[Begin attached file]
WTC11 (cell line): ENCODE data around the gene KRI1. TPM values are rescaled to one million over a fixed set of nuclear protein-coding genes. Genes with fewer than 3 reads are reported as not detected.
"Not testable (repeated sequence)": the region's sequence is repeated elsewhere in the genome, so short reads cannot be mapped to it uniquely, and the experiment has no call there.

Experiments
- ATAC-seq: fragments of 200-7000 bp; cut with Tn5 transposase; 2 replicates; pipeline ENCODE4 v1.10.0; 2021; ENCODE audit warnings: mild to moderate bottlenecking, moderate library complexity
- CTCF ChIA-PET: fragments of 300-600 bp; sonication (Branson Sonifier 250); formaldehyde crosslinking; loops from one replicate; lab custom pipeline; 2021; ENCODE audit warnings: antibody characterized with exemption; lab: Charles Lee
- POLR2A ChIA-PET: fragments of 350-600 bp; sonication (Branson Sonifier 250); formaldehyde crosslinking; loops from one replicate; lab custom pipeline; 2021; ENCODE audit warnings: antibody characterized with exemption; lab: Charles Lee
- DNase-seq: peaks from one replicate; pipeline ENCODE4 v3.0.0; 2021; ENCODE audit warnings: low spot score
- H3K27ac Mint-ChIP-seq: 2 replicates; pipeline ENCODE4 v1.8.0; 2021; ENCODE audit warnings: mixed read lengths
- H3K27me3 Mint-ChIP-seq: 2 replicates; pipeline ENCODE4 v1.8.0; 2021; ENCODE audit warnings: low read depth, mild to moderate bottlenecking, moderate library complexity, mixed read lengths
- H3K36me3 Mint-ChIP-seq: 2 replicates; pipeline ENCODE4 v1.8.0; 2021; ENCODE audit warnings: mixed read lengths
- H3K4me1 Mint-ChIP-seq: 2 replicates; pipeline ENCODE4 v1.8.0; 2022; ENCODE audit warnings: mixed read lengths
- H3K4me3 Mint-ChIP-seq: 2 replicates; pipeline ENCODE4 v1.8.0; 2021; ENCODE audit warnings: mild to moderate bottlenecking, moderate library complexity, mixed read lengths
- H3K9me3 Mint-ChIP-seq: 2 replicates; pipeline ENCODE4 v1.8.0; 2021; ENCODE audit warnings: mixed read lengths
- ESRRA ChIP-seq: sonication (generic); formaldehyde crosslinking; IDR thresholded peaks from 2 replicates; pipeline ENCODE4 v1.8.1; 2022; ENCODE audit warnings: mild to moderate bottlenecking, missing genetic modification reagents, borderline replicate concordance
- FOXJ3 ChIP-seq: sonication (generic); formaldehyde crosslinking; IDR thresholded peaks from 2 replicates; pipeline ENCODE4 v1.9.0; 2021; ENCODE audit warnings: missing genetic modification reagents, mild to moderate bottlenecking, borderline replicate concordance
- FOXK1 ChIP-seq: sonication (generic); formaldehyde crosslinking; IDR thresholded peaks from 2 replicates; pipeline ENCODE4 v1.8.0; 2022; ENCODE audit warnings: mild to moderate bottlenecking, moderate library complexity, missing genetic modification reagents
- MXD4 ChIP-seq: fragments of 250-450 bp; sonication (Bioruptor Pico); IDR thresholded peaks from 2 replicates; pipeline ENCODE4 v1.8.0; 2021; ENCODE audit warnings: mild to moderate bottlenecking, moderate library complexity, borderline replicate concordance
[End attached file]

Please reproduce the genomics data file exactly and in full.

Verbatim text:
WTC11 (cell line): ENCODE data around the gene KRI1. TPM values are rescaled to one million over a fixed set of nuclear protein-coding genes. Genes with fewer than 3 reads are reported as not detected.
"Not testable (repeated sequence)": the region's sequence is repeated elsewhere in the genome, so short reads cannot be mapped to it uniquely, and the experiment has no call there.

Experiments
- ATAC-seq: fragments of 200-7000 bp; cut with Tn5 transposase; 2 replicates; pipeline ENCODE4 v1.10.0; 2021; ENCODE audit warnings: mild to moderate bottlenecking, moderate library complexity
- CTCF ChIA-PET: fragments of 300-600 bp; sonication (Branson Sonifier 250); formaldehyde crosslinking; loops from one replicate; lab custom pipeline; 2021; ENCODE audit warnings: antibody characterized with exemption; lab: Charles Lee
- POLR2A ChIA-PET: fragments of 350-600 bp; sonication (Branson Sonifier 250); formaldehyde crosslinking; loops from one replicate; lab custom pipeline; 2021; ENCODE audit warnings: antibody characterized with exemption; lab: Charles Lee
- DNase-seq: peaks from one replicate; pipeline ENCODE4 v3.0.0; 2021; ENCODE audit warnings: low spot score
- H3K27ac Mint-ChIP-seq: 2 replicates; pipeline ENCODE4 v1.8.0; 2021; ENCODE audit warnings: mixed read lengths
- H3K27me3 Mint-ChIP-seq: 2 replicates; pipeline ENCODE4 v1.8.0; 2021; ENCODE audit warnings: low read depth, mild to moderate bottlenecking, moderate library complexity, mixed read lengths
- H3K36me3 Mint-ChIP-seq: 2 replicates; pipeline ENCODE4 v1.8.0; 2021; ENCODE audit warnings: mixed read lengths
- H3K4me1 Mint-ChIP-seq: 2 replicates; pipeline ENCODE4 v1.8.0; 2022; ENCODE audit warnings: mixed read lengths
- H3K4me3 Mint-ChIP-seq: 2 replicates; pipeline ENCODE4 v1.8.0; 2021; ENCODE audit warnings: mild to moderate bottlenecking, moderate library complexity, mixed read lengths
- H3K9me3 Mint-ChIP-seq: 2 replicates; pipeline ENCODE4 v1.8.0; 2021; ENCODE audit warnings: mixed read lengths
- ESRRA ChIP-seq: sonication (generic); formaldehyde crosslinking; IDR thresholded peaks from 2 replicates; pipeline ENCODE4 v1.8.1; 2022; ENCODE audit warnings: mild to moderate bottlenecking, missing genetic modification reagents, borderline replicate concordance
- FOXJ3 ChIP-seq: sonication (generic); formaldehyde crosslinking; IDR thresholded peaks from 2 replicates; pipeline ENCODE4 v1.9.0; 2021; ENCODE audit warnings: missing genetic modification reagents, mild to moderate bottlenecking, borderline replicate concordance
- FOXK1 ChIP-seq: sonication (generic); formaldehyde crosslinking; IDR thresholded peaks from 2 replicates; pipeline ENCODE4 v1.8.0; 2022; ENCODE audit warnings: mild to moderate bottlenecking, moderate library complexity, missing genetic modification reagents
- MXD4 ChIP-seq: fragments of 250-450 bp; sonication (Bioruptor Pico); IDR thresholded peaks from 2 replicates; pipeline ENCODE4 v1.8.0; 2021; ENCODE audit warnings: mild to moderate bottlenecking, moderate library complexity, borderline replicate concordance